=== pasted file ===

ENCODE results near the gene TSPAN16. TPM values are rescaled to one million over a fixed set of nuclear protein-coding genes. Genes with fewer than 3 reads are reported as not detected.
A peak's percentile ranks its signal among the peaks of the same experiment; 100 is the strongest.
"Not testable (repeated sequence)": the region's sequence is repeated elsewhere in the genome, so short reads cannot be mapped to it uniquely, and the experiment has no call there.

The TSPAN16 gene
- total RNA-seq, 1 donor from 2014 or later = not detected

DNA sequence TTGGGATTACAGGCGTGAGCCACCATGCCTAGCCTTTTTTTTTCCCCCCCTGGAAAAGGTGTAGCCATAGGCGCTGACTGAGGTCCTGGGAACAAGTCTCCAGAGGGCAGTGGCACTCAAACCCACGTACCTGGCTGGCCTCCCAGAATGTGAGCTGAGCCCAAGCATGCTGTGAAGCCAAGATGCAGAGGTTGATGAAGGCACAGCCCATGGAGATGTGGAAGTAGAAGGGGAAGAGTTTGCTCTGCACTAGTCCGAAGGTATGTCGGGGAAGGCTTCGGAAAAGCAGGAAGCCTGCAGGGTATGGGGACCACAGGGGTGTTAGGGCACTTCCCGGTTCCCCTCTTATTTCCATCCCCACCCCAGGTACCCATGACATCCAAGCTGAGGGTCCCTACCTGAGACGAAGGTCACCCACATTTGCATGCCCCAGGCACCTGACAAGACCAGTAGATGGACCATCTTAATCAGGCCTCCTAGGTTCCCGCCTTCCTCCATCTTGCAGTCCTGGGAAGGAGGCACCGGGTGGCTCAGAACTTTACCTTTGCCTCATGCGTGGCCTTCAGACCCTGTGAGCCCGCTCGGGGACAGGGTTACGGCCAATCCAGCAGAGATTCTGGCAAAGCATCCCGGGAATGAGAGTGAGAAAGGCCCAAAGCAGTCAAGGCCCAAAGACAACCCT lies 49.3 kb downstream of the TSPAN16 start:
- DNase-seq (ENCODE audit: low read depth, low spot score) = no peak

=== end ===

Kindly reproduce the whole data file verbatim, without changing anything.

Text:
ENCODE results near the gene TSPAN16. TPM values are rescaled to one million over a fixed set of nuclear protein-coding genes. Genes with fewer than 3 reads are reported as not detected.
A peak's percentile ranks its signal among the peaks of the same experiment; 100 is the strongest.
"Not testable (repeated sequence)": the region's sequence is repeated elsewhere in the genome, so short reads cannot be mapped to it uniquely, and the experiment has no call there.

The TSPAN16 gene
- total RNA-seq, 1 donor from 2014 or later = not detected

DNA sequence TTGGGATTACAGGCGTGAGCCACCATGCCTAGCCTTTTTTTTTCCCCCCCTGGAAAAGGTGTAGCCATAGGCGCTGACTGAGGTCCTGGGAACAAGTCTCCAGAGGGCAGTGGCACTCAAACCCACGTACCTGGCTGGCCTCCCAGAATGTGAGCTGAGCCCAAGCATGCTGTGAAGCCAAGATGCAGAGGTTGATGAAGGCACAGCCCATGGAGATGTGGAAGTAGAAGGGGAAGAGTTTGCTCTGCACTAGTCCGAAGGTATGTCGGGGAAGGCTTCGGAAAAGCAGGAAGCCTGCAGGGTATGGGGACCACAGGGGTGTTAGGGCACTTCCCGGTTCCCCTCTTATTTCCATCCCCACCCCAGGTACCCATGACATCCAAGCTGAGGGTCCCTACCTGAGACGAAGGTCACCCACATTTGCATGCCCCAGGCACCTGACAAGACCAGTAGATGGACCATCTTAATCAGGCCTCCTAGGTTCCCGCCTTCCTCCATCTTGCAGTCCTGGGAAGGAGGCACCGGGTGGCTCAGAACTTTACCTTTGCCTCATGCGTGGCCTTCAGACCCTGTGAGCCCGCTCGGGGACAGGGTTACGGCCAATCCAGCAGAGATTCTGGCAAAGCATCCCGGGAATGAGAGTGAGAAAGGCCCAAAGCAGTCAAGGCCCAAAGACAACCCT lies 49.3 kb downstream of the TSPAN16 start:
- DNase-seq (ENCODE audit: low read depth, low spot score) = no peak